Managers Pooling Input on River Resources

Wild and scenic Flathead River tributaries receiving close examination as officials revise management plan

Rivers are constantly changing course, hence the saying about not being able to step in the same one twice.

But on the Flathead River and its three tributaries, that change has been mounting on numerous fronts since 1980, which is the last time its comprehensive river management plan was reworked.

Managers with the Flathead National Forest, in coordination and partnership with Glacier National Park, have begun the process to prepare a new Comprehensive River Management Plan (CRMP) for the three forks of the Flathead River — the North, South and Middle forks, which all bear federal designations under the Wild and Scenic River Act.

As resource managers pool public input through a series of collaborative monthly meetings that run through October, they’re touching on areas affected by four decades of change, a period that has ushered in the arrival of oil-loaded freight trains rumbling along the river corridor, new flotation devices like packrafts and stand-up paddle boards that crowd the crystalline channels, and a tourism industry bustling with visitors eager to get out on a rafting trip.

The thrust of the new plan is to capture the growing diversity of uses and their impact on the river’s resources, including its water quality, the wildlife its habitat supports, its cultural and ethnographic significance, its fisheries, geology, botany, scenery, and recreation.

The CRMP will address the current status of these resources, outline goals and desired conditions, determine user capacities, and create a monitoring strategy and plan to carry forward.

Chris Prew, the Flathead National Forest’s recreation program manager, said the abundance of resources and values on the three forks of the Flathead River require managers to consider a diverse suite of experiences when crafting the new plan.

Resource managers are encouraging the public to contribute to the planning effort in order to secure the river’s values for future generations, and want to hear from diverse stakeholders to achieve the most balanced strategy.

The next public meeting will take place Sept. 19 at the Hungry Horse Ranger District in Hungry Horse. The program runs from 5:45 p.m. to 8 p.m. and focuses on geology and botany.

Since the initial plan was written, numerous changes have occurred on the landscape hewn by the Flathead River and its three forks. For example, a kokanee salmon run that previously limited floating access during fall spawning has vanished with the explosion of predacious, invasive lake trout in Flathead Lake, which dramatically diminished the kokanee population, and the fish rarely reach zones where they previously stacked up in droves.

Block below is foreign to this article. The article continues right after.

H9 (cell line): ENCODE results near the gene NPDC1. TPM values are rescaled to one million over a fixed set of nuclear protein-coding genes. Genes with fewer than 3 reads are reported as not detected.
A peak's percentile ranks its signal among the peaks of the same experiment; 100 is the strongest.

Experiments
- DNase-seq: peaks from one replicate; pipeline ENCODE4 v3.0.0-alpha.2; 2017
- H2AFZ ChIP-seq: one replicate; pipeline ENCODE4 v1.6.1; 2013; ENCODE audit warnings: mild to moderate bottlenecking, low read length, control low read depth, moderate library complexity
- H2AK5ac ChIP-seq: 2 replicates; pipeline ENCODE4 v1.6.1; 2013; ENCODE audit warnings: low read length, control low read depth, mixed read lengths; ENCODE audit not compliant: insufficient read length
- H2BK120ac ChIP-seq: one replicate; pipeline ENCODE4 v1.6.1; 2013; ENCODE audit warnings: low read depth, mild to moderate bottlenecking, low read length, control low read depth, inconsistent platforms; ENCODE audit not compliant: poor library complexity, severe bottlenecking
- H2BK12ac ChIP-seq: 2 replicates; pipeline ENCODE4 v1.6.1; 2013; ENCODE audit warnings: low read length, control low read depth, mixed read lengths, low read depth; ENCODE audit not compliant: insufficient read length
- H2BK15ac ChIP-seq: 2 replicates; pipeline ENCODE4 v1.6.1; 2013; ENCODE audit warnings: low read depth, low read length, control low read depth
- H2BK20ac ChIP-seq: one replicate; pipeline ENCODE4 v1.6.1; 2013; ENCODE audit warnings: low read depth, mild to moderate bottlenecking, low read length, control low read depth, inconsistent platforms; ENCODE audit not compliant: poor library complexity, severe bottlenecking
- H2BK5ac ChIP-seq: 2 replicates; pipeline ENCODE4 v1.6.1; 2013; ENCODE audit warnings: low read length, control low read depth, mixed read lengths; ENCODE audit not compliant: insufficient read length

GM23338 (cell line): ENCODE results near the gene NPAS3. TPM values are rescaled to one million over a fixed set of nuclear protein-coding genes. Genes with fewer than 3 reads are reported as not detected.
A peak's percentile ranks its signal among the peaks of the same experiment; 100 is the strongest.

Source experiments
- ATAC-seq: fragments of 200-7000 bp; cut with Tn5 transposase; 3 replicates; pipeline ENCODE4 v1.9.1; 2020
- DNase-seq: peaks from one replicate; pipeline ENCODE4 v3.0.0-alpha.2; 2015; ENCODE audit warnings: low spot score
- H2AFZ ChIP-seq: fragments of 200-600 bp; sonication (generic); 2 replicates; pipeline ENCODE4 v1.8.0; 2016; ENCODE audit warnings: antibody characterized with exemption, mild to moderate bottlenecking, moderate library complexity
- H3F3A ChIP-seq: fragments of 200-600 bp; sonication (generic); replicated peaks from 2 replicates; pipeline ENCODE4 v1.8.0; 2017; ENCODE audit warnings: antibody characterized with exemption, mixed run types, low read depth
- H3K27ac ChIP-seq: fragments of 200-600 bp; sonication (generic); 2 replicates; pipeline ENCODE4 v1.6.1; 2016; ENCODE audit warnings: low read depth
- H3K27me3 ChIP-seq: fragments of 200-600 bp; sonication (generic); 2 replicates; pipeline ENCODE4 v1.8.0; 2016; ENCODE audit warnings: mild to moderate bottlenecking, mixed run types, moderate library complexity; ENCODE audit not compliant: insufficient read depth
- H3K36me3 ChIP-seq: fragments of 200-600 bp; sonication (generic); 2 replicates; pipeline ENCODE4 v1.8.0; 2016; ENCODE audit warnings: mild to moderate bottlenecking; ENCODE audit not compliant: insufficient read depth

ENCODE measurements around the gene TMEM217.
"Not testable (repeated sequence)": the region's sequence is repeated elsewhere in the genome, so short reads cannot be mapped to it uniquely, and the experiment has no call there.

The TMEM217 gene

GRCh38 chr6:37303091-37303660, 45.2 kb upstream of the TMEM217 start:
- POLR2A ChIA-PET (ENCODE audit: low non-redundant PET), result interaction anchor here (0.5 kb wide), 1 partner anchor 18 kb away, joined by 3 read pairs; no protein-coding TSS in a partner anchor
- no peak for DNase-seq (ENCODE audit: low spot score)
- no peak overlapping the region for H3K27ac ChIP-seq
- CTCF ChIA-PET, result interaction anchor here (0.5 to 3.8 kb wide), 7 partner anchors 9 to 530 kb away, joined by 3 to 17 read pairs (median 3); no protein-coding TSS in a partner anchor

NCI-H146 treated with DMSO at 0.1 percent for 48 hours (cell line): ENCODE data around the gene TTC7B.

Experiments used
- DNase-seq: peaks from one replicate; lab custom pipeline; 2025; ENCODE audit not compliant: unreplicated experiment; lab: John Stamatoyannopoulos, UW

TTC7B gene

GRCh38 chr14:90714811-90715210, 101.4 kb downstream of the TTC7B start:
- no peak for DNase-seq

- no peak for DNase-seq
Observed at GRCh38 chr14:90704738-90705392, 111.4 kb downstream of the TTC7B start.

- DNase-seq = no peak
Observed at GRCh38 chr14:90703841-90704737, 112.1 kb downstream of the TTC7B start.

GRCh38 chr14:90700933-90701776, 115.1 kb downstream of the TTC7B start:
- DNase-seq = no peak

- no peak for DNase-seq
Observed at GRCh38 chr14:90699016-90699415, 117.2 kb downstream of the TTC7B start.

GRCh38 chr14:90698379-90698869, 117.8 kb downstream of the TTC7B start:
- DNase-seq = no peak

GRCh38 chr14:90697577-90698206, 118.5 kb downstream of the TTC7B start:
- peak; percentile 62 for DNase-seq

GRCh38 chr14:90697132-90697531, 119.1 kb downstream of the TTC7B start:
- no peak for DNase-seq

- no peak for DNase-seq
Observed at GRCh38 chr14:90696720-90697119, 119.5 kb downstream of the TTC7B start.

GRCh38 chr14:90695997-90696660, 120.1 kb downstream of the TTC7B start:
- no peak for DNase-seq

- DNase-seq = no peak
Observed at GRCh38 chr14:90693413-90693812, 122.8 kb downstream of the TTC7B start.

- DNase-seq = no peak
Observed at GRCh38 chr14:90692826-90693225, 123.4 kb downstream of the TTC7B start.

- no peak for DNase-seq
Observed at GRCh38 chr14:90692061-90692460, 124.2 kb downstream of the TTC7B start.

Grizzly bears in the Northern Continental Divide Ecosystem spanning all three forks of the Flathead are poised to be delisted from the Endangered Species Act list, a change that could lead to any number of management policy changes along the rivers.

Bald eagles were listed as a threatened species when the original management plan was crafted, and it made a concerted effort to protect nesting habitat and reduce floating pressure on eagles feeding on fish.

Meanwhile, the three forks of the Flathead each possess unique characteristics that need to be considered in the management plan.

The North Fork of the Flathead separates the Flathead National Forest to the west from Glacier National Park to the east, running from the Canadian border to Columbia Falls. It’s also governed by divided management plans depending on which bank of the river you’re on.

The Forest Service side follows Montana state law, which allows camping anywhere below the high water mark. Glacier Park, however, only allows permitted backcountry camping.

The Middle Fork of the Flathead springs out of the Bob Marshall Wilderness Area, and is reached by using a backcountry airfield or pack strings. When it departs the Bob Marshall and flows beneath U.S. Highway 2 east of Essex, its wilderness status changes to recreational. The change is noticeable as its day use explodes, and outfitters and floaters crowd the corridor, using multiple access points along the highway.

The South Fork also begins in that rugged chunk of wilderness, then flows into the Hungry Horse Reservoir. While a portion of its free-flowing section can only be accessed solely by aircraft or trail, another section can be reached by driving along the reservoir.

For more information, call Flathead National Forest Recreation Program Manager Chris Prew at (406) 758-3538. Updates can also be found at www.fs.usda.gov/detail/flathead/

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